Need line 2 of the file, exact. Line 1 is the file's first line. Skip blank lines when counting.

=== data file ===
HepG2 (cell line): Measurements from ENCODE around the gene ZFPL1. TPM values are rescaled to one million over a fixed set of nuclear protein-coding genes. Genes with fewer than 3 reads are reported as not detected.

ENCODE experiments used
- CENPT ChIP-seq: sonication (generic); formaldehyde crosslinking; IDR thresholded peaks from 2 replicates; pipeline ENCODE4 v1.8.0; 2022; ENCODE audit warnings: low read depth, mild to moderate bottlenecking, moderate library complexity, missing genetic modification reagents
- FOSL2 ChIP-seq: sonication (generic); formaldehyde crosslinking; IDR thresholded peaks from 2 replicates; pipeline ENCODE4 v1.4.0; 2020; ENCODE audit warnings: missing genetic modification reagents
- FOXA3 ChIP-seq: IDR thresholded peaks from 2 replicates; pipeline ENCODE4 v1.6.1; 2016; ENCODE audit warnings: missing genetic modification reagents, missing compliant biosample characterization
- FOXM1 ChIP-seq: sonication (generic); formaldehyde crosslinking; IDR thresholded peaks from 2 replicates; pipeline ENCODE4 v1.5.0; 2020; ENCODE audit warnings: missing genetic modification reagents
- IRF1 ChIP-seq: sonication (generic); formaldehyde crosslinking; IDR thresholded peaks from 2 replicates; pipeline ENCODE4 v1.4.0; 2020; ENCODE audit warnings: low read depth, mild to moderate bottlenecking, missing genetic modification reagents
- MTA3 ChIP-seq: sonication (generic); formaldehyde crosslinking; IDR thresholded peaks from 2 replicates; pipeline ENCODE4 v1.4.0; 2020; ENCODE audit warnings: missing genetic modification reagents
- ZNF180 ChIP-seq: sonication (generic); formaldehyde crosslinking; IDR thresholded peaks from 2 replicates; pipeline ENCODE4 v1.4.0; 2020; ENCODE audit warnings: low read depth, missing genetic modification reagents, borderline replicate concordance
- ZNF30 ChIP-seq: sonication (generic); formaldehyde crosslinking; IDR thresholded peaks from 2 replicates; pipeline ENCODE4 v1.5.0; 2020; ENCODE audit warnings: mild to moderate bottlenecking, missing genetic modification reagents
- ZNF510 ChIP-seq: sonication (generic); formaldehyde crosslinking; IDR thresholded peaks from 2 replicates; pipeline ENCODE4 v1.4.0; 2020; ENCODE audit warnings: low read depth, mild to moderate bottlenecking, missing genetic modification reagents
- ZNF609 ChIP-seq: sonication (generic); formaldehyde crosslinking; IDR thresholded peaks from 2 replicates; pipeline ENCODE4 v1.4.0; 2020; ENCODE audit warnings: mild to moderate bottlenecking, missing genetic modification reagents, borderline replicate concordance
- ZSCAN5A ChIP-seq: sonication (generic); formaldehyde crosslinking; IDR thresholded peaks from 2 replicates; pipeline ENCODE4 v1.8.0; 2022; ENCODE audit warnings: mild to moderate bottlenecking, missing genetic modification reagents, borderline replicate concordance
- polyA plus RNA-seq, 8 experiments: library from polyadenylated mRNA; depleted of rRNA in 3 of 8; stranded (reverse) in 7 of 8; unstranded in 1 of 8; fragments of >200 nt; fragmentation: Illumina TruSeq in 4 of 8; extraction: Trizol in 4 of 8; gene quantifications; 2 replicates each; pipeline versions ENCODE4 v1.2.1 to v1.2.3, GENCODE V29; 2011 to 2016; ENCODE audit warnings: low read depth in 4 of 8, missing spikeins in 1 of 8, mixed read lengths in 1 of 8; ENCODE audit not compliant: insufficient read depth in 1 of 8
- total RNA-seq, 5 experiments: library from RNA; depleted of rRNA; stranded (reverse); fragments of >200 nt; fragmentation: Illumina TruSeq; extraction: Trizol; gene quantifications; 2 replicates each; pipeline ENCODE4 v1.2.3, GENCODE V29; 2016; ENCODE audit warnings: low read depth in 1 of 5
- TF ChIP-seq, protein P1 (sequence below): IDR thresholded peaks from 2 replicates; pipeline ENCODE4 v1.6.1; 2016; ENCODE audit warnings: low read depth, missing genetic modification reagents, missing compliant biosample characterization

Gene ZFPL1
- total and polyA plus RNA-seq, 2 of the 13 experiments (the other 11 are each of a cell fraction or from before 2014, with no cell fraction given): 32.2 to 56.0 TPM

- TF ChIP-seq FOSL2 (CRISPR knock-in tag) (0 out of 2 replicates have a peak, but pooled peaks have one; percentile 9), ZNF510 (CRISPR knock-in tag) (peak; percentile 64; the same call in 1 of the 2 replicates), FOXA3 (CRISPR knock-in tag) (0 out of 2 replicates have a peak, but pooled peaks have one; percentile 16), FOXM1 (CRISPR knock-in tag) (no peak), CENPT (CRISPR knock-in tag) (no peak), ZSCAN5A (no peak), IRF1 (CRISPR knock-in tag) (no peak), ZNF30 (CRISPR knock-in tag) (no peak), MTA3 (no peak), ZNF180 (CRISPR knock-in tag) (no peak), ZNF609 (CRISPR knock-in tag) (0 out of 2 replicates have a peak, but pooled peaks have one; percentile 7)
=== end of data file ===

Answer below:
ENCODE experiments used